It’s been 16 years since 19 hijackers flew jet airliners into the twin towers of the World Trade Center, the Pentagon and a field in Pennsylvania. We are told to “Never Forget.”

In the years since 9/11, I’ve asked myself if I should never forget or always remember? There is, at least in my mind, a difference.

My wife, Susan, and I were living in New York City on Sep. 11, 2001, and heard the first airplane fly over on its path toward death and destruction in our adopted city. Much has happened to our nation and to us since that bright fall morning.

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Why not white?

September 4, 2017

By Bill Britt
Alabama Political Reporter

Labor Day celebrations began at the height of the Industrial Revolution in the 1800s. It became a national holiday in 1884, a time of abject poverty for many and spectacular prosperity for a few. Over time, the holiday became the unofficial end of summer and also the date when wearing white clothing, especially for women, was seen as inappropriate.

What lies behind the tradition of “No white after Labor Day”?

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All that wasted time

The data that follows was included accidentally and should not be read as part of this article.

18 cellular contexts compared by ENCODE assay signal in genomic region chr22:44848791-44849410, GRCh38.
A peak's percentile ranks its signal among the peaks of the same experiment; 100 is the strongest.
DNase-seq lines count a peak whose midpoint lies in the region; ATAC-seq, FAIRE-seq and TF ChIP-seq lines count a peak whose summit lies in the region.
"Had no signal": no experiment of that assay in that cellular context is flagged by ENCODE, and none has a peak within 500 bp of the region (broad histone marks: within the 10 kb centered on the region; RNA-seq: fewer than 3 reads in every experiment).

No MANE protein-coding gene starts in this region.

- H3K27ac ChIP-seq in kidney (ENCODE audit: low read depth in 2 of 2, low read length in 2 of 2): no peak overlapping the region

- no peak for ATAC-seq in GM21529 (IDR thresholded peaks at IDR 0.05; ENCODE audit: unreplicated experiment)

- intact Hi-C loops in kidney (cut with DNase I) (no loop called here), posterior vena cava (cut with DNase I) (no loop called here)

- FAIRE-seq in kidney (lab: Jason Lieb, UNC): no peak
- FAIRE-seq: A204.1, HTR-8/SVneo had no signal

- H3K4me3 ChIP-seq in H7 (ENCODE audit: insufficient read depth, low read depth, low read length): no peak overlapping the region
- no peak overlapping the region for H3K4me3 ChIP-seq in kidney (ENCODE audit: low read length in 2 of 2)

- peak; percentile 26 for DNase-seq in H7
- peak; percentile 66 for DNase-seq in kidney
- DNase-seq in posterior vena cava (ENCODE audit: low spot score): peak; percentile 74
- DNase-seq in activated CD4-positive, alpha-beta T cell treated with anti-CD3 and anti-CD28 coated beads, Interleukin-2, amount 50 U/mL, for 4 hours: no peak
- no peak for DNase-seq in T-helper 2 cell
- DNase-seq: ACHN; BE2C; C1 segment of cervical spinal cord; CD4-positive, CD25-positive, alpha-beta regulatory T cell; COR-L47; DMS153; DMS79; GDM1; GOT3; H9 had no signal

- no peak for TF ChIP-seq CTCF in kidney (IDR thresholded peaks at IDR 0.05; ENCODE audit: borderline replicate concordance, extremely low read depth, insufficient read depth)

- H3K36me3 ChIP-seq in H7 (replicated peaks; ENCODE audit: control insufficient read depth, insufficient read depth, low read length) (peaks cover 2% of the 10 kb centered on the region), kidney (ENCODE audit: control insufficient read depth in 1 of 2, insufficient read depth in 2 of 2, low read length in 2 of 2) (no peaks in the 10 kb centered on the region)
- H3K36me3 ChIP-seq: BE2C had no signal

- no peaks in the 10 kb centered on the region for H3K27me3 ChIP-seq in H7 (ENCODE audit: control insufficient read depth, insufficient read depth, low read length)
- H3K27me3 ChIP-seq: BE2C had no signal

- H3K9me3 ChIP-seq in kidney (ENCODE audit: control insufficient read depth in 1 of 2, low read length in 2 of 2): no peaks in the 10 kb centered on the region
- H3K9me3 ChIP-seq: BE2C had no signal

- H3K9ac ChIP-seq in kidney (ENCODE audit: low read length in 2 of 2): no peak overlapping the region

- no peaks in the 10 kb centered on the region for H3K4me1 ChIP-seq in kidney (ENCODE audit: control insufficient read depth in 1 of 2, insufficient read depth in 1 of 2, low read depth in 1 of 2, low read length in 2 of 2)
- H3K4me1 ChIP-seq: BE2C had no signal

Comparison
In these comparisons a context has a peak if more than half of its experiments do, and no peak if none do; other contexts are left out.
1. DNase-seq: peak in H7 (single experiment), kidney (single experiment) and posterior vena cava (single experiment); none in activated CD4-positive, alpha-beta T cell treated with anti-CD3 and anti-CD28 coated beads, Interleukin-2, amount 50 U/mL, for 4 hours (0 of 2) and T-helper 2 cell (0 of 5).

August 29, 2017

By Bill Britt
Alabama Political Reporter

Most people are familiar with the phrase, “Power tends to corrupt and absolute power corrupts absolutely,” but the context from which the thought is drawn is seldom mentioned. In a series of letters, Lord Acton argues that kings and clergy should be judged by the same standards as everyone else. In the same paragraph as his most famous quote, Lord Acton also writes, “There is no worse heresy than that the office sanctifies the holder of it.”

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Does Governor Ivey support a vote on the lottery?

August 25, 2017

By Bill Britt
Alabama Political Reporter

At a recent press gaggle,  a reporter asked Governor Kay Ivey what the chances of Alabama passing a lottery are? Alabama is one of only six states that does not have some form of lottery. Her statement while clear to those who understand Alabama’s 1901 Constitution was taken out of context to say that the Governor opposed letting the people vote on a lottery.